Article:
Mr Davis left the latest round of talks with the bloc’s chief negotiator Michel Barnier after an hour-long meeting in Brussels on Monday. This provoked criticism back in the UK, with opposition parties noting the talks are due to last until Thursday. An image of Mr Davis sat at a table with his EU counterpart with no papers also sparked claims Britain was unprepared.
But EU Commission spokesman Margaritis Schinas said: “We do not consider this as a problem and we’re not concerned about it. “Chief negotiators do not have to be present all the time, these are well-structured talks over a week, so work is ongoing and we do not feel concerned about this.”However, Mr Schinas refused to comment on suggestions officials are frustrated by the UK side’s perceived lack of preparation. He also declined to answer questions on whether Britain had come up with counter proposals in response to Mr Barnier’s demands for a so-called “divorce bill” for leaving the EU.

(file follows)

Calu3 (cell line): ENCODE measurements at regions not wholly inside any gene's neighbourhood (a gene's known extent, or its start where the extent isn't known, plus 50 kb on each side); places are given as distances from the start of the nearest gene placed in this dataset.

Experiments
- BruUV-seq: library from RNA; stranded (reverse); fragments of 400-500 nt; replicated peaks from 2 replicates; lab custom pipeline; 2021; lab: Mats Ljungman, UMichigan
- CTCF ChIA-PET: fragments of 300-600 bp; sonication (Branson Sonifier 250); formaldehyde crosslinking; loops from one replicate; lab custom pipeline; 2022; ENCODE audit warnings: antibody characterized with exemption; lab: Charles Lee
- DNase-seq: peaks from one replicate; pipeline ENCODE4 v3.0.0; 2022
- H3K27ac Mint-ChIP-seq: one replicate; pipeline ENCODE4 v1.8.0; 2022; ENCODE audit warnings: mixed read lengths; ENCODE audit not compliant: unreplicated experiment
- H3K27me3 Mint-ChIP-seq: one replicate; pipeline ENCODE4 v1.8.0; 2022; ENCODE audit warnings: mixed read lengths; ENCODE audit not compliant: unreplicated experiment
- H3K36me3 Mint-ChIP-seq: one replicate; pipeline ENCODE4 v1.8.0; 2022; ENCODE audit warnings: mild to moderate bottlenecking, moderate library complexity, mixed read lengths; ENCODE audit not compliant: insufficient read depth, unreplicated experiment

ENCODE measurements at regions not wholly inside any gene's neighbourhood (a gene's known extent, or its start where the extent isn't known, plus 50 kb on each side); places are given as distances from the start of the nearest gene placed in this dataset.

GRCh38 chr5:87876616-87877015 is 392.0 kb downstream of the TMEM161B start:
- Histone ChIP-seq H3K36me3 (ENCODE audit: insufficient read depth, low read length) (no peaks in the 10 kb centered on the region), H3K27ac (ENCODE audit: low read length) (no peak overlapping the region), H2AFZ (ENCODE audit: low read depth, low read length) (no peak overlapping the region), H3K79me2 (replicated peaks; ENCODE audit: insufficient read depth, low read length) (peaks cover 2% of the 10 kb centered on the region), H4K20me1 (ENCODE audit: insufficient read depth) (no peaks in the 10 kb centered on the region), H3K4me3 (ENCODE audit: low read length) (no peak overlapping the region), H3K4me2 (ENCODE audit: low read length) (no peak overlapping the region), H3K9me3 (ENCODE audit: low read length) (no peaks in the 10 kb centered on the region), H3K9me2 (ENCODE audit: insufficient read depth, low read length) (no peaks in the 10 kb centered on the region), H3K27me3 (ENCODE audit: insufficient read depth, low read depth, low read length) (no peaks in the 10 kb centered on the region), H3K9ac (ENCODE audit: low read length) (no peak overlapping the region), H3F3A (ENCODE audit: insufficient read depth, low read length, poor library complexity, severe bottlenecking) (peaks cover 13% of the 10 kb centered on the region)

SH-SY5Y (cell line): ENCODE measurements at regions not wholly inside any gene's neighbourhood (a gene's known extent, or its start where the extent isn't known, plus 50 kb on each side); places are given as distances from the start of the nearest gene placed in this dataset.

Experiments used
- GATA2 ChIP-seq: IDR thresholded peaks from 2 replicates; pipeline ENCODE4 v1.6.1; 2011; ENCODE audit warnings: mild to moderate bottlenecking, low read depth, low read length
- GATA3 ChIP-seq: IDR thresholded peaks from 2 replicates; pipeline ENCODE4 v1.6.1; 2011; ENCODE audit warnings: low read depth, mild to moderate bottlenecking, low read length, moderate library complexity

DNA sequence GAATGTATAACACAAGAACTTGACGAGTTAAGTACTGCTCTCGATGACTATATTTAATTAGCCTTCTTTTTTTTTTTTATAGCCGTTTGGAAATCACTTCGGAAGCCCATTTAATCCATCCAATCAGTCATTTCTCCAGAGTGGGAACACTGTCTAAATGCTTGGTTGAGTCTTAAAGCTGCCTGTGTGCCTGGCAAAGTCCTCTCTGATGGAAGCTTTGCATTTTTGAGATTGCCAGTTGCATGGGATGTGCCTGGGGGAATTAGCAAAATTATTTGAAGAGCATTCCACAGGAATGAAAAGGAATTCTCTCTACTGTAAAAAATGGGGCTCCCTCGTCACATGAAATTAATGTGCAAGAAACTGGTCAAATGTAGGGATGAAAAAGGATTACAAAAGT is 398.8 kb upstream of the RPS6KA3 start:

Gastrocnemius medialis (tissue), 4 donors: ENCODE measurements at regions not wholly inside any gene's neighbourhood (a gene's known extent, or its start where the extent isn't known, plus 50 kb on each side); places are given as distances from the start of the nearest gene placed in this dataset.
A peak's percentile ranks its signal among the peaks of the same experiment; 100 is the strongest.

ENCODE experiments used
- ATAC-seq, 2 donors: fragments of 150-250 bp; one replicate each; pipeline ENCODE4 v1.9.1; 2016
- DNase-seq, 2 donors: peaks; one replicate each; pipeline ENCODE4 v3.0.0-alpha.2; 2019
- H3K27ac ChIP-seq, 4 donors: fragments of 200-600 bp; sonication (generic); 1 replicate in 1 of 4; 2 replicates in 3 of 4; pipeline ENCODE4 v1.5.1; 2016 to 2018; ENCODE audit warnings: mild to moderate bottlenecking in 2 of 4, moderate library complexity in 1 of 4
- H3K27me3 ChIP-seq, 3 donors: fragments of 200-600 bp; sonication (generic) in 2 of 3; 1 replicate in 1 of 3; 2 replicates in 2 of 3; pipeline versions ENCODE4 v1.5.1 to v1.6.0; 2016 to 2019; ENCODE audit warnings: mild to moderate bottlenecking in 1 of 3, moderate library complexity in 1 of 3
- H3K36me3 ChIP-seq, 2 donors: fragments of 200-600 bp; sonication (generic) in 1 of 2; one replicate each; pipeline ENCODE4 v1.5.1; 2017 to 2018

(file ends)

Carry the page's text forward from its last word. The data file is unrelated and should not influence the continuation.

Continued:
The Commission will not be giving an assessment of the progress of the negotiations until Thursday, when Mr Davis is set to return for further talks and a news conference. “In my notion of the English language an assessment covers what’s positive and what’s not positive, so stay tuned,” Mr Schinas said. The spokesman said Britain’s 98 negotiators had been welcomed to Brussels and that the Commission has a team of “very good divorce lawyers”. “We don’t feel that we have been invaded, we have welcomed our negotiating partners in Article 50 negotiations yesterday and talks are ongoing as we speak,” he said.
It is understood Britain will not set out a position paper on the “divorce bill” until it is ready. It is believed to be using the talks to scrutinise the EU’s position in detail and respond to each of Brussels’ demands – including challenging some. Negotiators are believed to have found common ground on citizens’ rights despite the EU’s view that Britain’s offer is below expectations and that there must be a role for the European Court of Justice. The two sides are focusing on trying to find out where their positions are similar and most of the sessions, which are covering the financial settlement, citizens’ rights, Northern Ireland and separation issues including Europe’s civil nuclear regulator Euratom, overran. Mr Davis has been in close touch with the UK team before he returns to Brussels on Thursday.